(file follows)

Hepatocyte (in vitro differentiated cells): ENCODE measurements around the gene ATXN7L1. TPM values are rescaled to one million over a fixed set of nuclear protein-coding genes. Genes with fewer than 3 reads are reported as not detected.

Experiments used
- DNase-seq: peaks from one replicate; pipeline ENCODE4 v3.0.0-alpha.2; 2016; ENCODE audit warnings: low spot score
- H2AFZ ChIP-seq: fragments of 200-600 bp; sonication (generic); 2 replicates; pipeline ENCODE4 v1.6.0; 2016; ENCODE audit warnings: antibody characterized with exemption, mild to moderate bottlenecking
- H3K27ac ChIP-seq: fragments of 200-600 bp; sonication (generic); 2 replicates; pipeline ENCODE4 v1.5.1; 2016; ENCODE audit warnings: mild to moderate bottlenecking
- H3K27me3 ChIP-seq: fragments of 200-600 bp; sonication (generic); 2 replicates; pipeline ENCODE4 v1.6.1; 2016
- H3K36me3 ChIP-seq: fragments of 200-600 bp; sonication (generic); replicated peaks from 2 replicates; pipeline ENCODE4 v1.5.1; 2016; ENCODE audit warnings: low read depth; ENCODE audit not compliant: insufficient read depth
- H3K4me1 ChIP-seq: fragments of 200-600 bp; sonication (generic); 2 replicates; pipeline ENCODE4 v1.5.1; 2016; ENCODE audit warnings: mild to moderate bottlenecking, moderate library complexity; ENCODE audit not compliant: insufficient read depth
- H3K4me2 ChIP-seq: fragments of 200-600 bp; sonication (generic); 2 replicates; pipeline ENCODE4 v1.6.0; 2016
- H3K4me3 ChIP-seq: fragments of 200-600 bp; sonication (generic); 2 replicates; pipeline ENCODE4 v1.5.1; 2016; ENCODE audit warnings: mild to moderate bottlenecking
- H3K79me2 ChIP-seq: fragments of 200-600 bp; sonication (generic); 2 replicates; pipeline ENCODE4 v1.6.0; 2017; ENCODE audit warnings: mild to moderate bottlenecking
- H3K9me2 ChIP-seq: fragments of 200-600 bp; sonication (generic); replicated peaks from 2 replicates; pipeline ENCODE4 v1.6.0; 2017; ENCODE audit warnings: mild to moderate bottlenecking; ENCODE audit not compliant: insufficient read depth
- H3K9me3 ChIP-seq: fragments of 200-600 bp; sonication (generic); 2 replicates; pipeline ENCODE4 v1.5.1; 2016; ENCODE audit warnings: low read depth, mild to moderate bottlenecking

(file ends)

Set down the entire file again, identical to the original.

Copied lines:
Hepatocyte (in vitro differentiated cells): ENCODE measurements around the gene ATXN7L1. TPM values are rescaled to one million over a fixed set of nuclear protein-coding genes. Genes with fewer than 3 reads are reported as not detected.

Experiments used
- DNase-seq: peaks from one replicate; pipeline ENCODE4 v3.0.0-alpha.2; 2016; ENCODE audit warnings: low spot score
- H2AFZ ChIP-seq: fragments of 200-600 bp; sonication (generic); 2 replicates; pipeline ENCODE4 v1.6.0; 2016; ENCODE audit warnings: antibody characterized with exemption, mild to moderate bottlenecking
- H3K27ac ChIP-seq: fragments of 200-600 bp; sonication (generic); 2 replicates; pipeline ENCODE4 v1.5.1; 2016; ENCODE audit warnings: mild to moderate bottlenecking
- H3K27me3 ChIP-seq: fragments of 200-600 bp; sonication (generic); 2 replicates; pipeline ENCODE4 v1.6.1; 2016
- H3K36me3 ChIP-seq: fragments of 200-600 bp; sonication (generic); replicated peaks from 2 replicates; pipeline ENCODE4 v1.5.1; 2016; ENCODE audit warnings: low read depth; ENCODE audit not compliant: insufficient read depth
- H3K4me1 ChIP-seq: fragments of 200-600 bp; sonication (generic); 2 replicates; pipeline ENCODE4 v1.5.1; 2016; ENCODE audit warnings: mild to moderate bottlenecking, moderate library complexity; ENCODE audit not compliant: insufficient read depth
- H3K4me2 ChIP-seq: fragments of 200-600 bp; sonication (generic); 2 replicates; pipeline ENCODE4 v1.6.0; 2016
- H3K4me3 ChIP-seq: fragments of 200-600 bp; sonication (generic); 2 replicates; pipeline ENCODE4 v1.5.1; 2016; ENCODE audit warnings: mild to moderate bottlenecking
- H3K79me2 ChIP-seq: fragments of 200-600 bp; sonication (generic); 2 replicates; pipeline ENCODE4 v1.6.0; 2017; ENCODE audit warnings: mild to moderate bottlenecking
- H3K9me2 ChIP-seq: fragments of 200-600 bp; sonication (generic); replicated peaks from 2 replicates; pipeline ENCODE4 v1.6.0; 2017; ENCODE audit warnings: mild to moderate bottlenecking; ENCODE audit not compliant: insufficient read depth
- H3K9me3 ChIP-seq: fragments of 200-600 bp; sonication (generic); 2 replicates; pipeline ENCODE4 v1.5.1; 2016; ENCODE audit warnings: low read depth, mild to moderate bottlenecking